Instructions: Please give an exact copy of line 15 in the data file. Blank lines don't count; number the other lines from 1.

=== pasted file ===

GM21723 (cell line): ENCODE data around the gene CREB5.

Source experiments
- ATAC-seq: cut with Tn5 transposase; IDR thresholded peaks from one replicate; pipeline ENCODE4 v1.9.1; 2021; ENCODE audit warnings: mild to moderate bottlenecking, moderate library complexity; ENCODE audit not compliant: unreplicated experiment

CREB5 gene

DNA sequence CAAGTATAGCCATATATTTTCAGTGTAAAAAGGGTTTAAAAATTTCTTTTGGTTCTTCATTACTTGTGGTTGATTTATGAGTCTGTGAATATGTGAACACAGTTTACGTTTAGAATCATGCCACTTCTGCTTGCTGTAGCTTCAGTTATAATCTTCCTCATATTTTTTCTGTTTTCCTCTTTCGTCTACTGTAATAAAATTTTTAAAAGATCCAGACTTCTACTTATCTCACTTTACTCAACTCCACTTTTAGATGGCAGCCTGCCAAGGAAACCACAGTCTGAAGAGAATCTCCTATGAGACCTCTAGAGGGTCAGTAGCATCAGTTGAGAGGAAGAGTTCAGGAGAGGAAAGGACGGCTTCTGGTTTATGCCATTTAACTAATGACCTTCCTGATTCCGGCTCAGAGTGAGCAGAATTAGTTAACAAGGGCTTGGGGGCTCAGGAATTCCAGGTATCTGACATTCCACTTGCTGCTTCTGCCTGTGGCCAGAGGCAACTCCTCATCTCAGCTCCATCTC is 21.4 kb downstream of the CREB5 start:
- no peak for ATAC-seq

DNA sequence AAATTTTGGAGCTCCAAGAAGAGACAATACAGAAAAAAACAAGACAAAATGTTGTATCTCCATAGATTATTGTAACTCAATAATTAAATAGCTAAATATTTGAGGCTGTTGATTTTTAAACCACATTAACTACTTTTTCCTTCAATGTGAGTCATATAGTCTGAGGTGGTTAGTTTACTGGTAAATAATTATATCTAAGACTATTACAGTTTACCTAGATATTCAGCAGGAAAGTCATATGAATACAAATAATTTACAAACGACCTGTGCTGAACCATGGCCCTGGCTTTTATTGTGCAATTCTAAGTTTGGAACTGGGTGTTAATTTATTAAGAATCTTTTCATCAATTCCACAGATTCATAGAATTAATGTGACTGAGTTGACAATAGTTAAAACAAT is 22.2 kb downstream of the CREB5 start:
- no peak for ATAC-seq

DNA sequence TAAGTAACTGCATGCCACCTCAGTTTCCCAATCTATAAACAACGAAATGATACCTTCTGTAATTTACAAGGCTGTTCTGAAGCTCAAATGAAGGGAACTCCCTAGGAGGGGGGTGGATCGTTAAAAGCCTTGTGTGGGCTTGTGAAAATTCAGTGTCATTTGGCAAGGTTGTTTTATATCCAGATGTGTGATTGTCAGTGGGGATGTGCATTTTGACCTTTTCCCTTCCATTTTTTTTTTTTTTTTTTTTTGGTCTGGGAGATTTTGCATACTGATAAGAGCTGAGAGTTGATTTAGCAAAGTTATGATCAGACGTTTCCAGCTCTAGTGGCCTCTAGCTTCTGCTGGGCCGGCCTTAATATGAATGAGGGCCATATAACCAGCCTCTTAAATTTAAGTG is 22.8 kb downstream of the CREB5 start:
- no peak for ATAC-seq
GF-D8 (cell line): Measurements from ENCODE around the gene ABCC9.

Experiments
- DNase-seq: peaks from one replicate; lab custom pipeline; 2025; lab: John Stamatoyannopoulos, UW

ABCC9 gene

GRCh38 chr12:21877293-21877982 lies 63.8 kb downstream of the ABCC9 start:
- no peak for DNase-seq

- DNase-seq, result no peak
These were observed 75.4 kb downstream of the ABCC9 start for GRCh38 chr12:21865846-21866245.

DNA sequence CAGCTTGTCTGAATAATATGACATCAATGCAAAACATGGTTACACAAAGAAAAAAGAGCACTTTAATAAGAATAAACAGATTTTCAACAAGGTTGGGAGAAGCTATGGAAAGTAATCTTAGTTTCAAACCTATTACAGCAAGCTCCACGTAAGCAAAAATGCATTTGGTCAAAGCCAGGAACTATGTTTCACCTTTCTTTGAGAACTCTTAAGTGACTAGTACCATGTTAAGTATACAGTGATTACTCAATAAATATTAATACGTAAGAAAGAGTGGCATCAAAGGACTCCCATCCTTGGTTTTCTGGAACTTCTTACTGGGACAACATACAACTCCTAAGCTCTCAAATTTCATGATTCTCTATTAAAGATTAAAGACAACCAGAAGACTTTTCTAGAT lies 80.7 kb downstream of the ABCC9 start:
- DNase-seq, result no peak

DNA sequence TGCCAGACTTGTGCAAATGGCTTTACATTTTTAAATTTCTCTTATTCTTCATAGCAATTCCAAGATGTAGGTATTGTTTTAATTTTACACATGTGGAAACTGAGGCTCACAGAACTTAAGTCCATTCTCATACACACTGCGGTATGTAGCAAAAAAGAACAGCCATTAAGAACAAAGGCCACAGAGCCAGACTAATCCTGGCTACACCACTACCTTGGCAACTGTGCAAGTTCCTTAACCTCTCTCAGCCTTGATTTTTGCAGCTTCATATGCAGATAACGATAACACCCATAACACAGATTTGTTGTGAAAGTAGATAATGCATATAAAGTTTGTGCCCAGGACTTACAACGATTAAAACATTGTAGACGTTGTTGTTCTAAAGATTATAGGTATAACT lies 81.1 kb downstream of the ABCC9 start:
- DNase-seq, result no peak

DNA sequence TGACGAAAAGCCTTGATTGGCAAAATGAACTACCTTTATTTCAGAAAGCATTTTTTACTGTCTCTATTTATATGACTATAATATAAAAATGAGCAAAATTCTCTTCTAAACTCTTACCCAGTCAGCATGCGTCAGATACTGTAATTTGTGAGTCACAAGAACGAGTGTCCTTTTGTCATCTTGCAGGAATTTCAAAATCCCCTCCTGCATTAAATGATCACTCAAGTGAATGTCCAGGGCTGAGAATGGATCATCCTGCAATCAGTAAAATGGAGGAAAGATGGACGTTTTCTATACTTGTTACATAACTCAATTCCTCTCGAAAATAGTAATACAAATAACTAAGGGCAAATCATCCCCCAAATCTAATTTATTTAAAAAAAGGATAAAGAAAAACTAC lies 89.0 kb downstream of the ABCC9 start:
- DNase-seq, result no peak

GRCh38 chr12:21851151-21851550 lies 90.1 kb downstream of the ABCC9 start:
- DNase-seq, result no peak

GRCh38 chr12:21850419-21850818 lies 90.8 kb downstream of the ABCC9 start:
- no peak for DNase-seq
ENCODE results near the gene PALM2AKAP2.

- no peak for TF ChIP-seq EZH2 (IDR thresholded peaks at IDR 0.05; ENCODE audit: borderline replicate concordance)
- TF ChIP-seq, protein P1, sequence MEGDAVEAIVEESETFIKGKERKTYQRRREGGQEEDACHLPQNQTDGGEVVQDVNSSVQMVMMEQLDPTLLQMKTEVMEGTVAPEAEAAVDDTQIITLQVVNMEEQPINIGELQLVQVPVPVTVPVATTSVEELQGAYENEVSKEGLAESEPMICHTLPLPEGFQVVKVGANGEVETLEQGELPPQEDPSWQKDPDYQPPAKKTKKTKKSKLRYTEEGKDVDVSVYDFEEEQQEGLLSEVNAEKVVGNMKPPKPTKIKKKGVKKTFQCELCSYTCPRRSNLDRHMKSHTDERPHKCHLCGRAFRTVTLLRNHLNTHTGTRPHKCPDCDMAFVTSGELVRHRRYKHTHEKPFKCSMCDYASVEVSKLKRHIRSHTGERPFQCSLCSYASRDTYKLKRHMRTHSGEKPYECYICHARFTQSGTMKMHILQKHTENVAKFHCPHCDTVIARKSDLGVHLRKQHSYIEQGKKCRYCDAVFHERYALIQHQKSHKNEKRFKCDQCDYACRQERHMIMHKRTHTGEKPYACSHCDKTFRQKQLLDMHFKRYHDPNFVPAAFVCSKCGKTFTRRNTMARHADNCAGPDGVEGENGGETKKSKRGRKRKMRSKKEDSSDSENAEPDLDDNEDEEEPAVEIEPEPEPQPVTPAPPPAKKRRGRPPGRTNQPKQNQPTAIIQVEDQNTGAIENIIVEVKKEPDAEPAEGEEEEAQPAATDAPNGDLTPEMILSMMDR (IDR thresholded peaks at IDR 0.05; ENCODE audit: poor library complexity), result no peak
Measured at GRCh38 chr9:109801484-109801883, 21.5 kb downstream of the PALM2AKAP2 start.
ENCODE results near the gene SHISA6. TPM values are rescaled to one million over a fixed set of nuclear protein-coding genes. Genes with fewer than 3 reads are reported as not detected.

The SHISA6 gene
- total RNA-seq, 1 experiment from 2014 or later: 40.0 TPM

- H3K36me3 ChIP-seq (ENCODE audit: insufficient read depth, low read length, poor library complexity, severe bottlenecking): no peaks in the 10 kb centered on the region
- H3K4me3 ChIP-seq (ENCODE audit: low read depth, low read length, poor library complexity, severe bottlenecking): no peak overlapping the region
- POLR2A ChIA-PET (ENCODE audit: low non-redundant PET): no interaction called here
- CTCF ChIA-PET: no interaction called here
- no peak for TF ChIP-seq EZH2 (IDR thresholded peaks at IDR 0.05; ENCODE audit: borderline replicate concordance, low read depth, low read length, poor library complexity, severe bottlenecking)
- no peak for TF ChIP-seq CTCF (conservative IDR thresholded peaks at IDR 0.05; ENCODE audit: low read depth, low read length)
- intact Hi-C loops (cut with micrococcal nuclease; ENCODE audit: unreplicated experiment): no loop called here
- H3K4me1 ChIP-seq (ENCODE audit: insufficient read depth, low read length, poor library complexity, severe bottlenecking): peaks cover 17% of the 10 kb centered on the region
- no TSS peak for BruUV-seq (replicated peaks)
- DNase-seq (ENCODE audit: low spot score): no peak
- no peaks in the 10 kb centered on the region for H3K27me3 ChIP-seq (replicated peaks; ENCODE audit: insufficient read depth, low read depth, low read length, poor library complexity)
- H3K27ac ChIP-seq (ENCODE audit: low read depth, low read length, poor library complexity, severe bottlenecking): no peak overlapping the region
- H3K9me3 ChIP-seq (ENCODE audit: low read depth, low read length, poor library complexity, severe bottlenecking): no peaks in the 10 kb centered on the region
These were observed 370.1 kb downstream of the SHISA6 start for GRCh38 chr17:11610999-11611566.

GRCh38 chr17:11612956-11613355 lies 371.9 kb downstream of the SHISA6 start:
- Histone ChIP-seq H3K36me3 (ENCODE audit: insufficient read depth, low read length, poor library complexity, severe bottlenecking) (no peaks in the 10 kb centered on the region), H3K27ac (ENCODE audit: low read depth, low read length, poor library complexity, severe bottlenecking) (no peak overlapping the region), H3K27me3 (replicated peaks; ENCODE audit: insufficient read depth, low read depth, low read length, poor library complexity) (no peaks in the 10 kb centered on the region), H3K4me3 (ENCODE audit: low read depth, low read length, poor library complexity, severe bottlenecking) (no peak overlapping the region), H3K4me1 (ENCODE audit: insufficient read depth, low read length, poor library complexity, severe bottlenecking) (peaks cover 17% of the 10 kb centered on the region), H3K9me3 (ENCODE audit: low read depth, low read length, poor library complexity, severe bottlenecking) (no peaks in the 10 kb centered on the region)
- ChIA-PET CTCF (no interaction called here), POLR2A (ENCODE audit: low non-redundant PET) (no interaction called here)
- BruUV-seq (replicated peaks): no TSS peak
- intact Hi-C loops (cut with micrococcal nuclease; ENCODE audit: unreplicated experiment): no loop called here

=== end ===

GRCh38 chr12:21877293-21877982 lies 63.8 kb downstream of the ABCC9 start: